So, fight back the jitters with proven techniques to relax and release tension. Invest in The Pro-Singer’s Warm Up, available at singingsuccess.tv, and book a session in person or via Skype with a Brett Manning Certified Associate to strengthen your voice, work smart-not harder, and to build up confidence and comfort levels as you achieve the full potential of your singing success.
James R. Wigginton (Jamie) has been training voices professionally for nearly 20 years. He has worked as a solo artist; background singer (for Garth Brooks, Ray Stevens, Trisha Yearwood, Vince Gill, Donna Summer, many others); and session singer (for WORD, Brentwood Music, as well as many studios). He serves as full-time Instructor of Commercial Voice Performance at Belmont University in Nashville and also teaches private lessons from VocalEdge Studio in Music City.
To learn more about Brett Manning Associate and vocal coach Shelby Rollins, visit http://www.brettmanningstudios.com/coaches. Shelby Rollins is available for vocal lessons either in-person in Nashville, over the phone, or via SKYPE. Please email firstname.lastname@example.org or call 615.866.1099 to inquire about or schedule a lesson!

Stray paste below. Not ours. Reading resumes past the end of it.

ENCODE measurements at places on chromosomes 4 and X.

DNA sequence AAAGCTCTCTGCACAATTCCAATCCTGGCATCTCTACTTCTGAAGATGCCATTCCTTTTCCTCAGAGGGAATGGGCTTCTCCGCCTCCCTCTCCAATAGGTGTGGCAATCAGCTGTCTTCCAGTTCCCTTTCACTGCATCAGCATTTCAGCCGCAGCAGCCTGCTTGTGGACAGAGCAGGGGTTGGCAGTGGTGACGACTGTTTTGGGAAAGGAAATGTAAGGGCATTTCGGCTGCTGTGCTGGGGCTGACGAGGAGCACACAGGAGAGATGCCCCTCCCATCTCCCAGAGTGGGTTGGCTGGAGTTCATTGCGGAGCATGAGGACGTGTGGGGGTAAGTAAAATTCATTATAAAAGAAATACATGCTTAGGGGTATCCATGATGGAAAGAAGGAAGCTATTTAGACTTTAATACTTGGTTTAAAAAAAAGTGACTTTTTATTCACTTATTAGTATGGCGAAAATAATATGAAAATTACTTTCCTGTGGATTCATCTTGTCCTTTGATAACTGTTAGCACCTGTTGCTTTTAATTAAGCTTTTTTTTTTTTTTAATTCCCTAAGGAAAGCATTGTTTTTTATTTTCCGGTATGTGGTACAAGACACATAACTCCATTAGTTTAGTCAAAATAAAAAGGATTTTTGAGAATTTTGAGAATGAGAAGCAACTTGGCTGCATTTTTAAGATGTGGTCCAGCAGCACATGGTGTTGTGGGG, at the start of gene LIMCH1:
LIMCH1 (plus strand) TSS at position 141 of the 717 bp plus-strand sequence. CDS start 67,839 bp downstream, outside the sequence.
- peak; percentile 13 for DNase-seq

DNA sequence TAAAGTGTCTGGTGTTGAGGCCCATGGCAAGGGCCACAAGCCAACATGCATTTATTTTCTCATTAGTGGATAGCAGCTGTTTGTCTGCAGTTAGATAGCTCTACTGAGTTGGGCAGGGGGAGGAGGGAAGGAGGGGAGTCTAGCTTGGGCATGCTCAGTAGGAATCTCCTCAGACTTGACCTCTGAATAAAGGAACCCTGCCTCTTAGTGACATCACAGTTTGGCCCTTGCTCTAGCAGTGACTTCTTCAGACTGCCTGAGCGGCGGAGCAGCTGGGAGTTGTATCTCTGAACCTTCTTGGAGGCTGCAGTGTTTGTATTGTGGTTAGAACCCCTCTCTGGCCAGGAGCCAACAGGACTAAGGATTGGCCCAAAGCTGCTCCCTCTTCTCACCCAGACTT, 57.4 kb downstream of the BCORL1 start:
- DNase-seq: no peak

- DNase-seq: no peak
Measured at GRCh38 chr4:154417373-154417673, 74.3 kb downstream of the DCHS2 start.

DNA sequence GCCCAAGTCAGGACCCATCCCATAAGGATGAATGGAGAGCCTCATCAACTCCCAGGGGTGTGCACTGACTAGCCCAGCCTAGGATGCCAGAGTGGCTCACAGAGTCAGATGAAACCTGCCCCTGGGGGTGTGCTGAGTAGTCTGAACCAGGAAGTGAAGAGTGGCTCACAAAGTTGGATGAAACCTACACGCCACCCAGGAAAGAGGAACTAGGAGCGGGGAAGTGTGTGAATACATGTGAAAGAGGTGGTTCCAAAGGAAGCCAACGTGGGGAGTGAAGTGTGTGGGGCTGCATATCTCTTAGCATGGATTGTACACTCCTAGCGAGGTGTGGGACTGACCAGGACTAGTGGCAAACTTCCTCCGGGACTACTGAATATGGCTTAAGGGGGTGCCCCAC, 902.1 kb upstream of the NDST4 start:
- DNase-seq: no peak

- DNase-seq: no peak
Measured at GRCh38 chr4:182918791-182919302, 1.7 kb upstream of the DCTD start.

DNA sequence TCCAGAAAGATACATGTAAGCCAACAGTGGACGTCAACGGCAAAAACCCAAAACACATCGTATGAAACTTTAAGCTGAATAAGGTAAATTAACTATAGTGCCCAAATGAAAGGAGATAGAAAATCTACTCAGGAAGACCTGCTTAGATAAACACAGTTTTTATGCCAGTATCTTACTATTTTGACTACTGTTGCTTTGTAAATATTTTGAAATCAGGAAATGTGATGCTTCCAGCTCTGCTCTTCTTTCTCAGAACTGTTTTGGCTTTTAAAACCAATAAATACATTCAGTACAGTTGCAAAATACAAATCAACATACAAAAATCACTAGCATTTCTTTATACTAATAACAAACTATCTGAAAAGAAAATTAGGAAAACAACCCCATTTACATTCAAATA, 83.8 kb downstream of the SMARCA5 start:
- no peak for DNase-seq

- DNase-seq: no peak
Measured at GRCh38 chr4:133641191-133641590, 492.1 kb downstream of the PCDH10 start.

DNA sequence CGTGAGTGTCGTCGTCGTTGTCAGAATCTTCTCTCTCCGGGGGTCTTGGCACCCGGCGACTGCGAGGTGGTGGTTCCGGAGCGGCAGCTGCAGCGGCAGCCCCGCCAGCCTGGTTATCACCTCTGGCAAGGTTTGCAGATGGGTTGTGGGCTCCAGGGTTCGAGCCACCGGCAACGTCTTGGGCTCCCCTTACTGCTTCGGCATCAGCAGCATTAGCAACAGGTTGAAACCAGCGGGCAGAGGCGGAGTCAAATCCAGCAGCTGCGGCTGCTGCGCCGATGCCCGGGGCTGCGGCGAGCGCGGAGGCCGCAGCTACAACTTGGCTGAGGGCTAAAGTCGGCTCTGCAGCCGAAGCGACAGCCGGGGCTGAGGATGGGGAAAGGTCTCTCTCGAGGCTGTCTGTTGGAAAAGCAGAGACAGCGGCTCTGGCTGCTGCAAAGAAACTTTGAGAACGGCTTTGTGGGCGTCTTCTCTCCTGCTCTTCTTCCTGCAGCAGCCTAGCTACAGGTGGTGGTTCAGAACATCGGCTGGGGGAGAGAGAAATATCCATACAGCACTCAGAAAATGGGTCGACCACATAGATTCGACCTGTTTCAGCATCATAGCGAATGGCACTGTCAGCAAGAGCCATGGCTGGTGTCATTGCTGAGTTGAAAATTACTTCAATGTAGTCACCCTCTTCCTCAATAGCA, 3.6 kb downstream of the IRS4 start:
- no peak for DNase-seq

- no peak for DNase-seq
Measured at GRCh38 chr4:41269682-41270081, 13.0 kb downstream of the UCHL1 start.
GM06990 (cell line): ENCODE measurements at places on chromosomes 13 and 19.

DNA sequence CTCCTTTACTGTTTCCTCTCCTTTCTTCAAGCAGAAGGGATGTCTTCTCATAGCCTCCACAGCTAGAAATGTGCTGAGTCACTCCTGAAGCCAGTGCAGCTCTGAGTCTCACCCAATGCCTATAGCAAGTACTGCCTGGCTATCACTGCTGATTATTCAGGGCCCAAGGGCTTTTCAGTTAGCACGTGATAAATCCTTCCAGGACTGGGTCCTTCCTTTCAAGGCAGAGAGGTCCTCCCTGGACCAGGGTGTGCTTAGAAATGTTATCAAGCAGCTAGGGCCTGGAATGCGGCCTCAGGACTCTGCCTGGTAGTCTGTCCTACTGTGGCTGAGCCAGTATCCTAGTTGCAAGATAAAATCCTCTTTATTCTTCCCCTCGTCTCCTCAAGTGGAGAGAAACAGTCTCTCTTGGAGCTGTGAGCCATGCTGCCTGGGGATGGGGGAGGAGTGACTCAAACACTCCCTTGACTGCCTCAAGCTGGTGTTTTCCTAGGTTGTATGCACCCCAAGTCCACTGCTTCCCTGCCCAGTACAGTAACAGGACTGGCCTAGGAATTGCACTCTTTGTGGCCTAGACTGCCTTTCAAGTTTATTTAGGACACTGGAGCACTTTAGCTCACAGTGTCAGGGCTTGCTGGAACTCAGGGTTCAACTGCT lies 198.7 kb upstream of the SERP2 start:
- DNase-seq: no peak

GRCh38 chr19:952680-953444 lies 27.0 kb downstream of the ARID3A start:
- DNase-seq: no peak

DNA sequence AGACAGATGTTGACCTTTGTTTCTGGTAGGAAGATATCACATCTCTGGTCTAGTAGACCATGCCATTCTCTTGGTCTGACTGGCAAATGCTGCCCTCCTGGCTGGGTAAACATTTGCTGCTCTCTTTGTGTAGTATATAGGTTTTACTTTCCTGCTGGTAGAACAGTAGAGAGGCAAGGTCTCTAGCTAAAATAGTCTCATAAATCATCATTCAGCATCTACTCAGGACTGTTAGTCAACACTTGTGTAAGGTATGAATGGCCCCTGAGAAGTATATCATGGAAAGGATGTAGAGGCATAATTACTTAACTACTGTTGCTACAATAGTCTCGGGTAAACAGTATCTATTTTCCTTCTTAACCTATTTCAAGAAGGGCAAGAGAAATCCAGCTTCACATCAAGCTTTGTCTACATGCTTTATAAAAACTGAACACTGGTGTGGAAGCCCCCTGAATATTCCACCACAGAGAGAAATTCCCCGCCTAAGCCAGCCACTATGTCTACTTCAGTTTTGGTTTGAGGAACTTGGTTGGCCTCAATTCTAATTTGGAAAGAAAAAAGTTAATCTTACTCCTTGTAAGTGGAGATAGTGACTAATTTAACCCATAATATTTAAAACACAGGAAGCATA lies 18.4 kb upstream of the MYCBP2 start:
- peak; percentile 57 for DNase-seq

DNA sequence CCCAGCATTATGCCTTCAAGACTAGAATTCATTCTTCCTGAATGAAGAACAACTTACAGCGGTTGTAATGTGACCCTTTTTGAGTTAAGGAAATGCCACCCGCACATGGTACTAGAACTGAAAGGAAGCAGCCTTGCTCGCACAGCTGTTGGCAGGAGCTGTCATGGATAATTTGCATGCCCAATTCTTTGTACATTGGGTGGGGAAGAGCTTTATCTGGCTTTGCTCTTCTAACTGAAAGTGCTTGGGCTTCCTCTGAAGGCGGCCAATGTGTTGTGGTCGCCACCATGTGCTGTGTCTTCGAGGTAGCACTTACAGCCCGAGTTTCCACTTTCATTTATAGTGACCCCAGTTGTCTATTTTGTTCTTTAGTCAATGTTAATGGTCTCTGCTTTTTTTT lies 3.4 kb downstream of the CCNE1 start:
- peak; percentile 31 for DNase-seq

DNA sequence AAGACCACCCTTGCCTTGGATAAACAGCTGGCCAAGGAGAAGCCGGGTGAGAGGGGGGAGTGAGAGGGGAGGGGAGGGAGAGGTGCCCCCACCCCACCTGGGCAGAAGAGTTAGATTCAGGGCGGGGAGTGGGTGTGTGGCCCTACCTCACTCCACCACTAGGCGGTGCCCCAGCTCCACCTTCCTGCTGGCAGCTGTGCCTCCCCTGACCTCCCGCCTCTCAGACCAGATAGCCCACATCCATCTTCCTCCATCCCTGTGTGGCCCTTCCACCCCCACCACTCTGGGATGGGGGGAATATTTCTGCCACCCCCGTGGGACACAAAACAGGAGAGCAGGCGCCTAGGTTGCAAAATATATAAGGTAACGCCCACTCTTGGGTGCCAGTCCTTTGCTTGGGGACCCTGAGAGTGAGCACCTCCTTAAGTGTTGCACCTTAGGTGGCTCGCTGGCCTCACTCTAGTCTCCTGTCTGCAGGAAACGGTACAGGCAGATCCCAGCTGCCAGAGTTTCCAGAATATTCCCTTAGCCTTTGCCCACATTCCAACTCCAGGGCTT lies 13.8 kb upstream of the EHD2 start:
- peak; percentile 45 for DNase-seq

Deborah “Zuke” Smith
Zuke is a renowned music copyist, piano teacher, songwriter, vocal coach, and self-proclaimed “East coast chick,” who credits Brett Manning’s Singing Success with not only saving her life but forever changing it for the very best it can be. In 2000 she was diagnosed with breast cancer and braved the brutal battery of tests, surgeries, chemotherapy, post chemo drug regimen and physical therapy. She believes that Brett Manning’s programs and method are absolutely essential to bringing out the full potential in any voice. You can find her on Facebook listed as Brett Manning Vocal Method: East Coast, U.S.A.